Can the NCAA keep its players from competing for cash?

Amateurism and Antitrust: Can the NCAA keep its players from competing for cash?

By: McKay Randall

Sports junkies love to hate the NCAA.  Some fans have a problem with the NCAA’s one-billion in revenues.[1]  Others hate the NCAA’s arbitrary, often non-sensical rules.[2]  Most complaints against the NCAA revolve around their ability to profit while prohibiting players to make money for their skills and talents.  Around 35% of sports fans want to see college athletes paid beyond the standard tuition and cost-of-living scholarships.[3]  Unsurprisingly, the players want to get paid as well.

Because amateurism is the essence of college athletics, the NCAA maintains paying college athletes will ruin college athletics irreversibly.  College athletes disagree.  Indeed, athletes argue paying players will allow for market factors to increase competition for college sports.[4]  While both sides have good arguments, it’s hard to know exactly how paying athletes would affect college sports.  This question, however, is at the forefront of a recent antitrust case against the NCAA.


Various college athletes have sued the NCAA under section 1 of the Sherman Act.[5]  The athletes allege capping compensation is anticompetitive and violative of the Sherman Act’s ban on restrains on trade.[6]  The court has already determined that capping compensation is a restraint on trade with anticompetitive effects on the NCAA’s market.[7]  This restraint is legal, however, if the NCAA can show that these restraints provide procompetitive effects—meaning they will help maintain competitiveness in the overall market.[8]  If the NCAA meets this burden, plaintiffs will have a chance to refute the NCAA’s claims by showing there are less restrictive ways to achieve the same goal.[9]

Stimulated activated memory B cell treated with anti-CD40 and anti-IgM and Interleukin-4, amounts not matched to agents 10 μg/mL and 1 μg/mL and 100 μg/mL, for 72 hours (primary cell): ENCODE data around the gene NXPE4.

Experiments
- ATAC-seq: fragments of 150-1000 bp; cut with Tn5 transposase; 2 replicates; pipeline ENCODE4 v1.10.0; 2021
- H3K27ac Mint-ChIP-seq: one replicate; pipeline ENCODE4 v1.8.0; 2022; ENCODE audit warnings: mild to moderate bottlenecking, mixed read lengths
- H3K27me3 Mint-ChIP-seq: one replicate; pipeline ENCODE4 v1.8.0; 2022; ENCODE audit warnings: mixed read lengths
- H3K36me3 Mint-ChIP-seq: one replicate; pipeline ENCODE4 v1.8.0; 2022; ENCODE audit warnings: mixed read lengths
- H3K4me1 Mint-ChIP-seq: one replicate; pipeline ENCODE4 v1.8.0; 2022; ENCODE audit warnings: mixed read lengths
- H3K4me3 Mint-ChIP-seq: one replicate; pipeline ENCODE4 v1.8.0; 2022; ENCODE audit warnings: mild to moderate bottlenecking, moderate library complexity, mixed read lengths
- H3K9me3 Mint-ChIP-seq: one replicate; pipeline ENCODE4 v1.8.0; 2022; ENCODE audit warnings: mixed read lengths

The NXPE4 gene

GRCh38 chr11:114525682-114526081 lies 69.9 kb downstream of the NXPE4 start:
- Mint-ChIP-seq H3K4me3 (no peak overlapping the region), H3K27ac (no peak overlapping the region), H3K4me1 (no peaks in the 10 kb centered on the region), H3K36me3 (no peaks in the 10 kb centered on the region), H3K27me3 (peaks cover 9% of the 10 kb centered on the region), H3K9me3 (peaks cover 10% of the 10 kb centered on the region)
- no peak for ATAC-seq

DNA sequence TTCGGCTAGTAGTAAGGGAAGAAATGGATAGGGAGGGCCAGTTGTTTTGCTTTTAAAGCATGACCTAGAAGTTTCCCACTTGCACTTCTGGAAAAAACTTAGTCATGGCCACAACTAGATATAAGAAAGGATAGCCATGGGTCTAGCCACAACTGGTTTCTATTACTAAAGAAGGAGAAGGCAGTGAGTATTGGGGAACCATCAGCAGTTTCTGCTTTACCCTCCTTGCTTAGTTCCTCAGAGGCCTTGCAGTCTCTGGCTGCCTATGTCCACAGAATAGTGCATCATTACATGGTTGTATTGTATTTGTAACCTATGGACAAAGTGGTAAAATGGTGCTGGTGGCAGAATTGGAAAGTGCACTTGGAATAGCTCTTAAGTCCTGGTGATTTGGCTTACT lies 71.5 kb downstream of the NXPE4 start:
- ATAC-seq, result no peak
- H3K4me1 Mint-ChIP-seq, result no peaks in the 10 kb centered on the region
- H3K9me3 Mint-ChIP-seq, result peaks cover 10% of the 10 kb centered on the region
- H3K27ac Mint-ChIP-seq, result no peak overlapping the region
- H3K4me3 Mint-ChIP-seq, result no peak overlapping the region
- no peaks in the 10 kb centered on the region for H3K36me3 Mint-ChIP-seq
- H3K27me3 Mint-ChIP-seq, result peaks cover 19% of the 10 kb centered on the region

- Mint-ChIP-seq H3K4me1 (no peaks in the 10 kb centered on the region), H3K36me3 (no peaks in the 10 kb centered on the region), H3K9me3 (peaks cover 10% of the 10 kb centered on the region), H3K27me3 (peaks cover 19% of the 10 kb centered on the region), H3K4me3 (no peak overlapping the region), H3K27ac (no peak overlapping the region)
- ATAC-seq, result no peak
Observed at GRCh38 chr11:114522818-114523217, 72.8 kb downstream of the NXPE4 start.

Litigation Analysis

Court decisions have recently led to major changes in college sports.  In O’Bannon, a court held allowing students to receive scholarships in excess of mere tuition would be a less restrictive means of protecting competitiveness in college sports.[10]  This decision resulted in scholarship athletes’ stipends including the full cost of attendance.[11]  This opened the doors for colleges to pay for food and housing for the athletes.

The main question for the Court to resolve is whether paying players a salary will injure the competitiveness of college sports.  Both sides rely on the testimony of experts and sports economists to make their case.[12]  Plaintiffs argue colleges are already competing for players by shelling out tons of cash.[13]  Elite athletic programs build new locker rooms, facilities, and even nap rooms to lure the top high school players to their programs.[14]  Because athletes are persuaded by shiny and new facilities, plaintiffs say we should already see the bad effects of money in sports, if they existed.  The NCAA argues the schism between large, cash-flush programs and all the other programs will widen if money becomes a bigger part of college sports, leaving many universities unable to compete for top players like they do now.[15]  Today, schools can compete for players by offering them a good education.  Educating individuals is the principal goal for universities, so universities fulfill their goals while simultaneously increasing their value to sports prospects.  Paying players may take academics out of the equation.  Schools might be forced to choose between paying athletes or becoming better educators.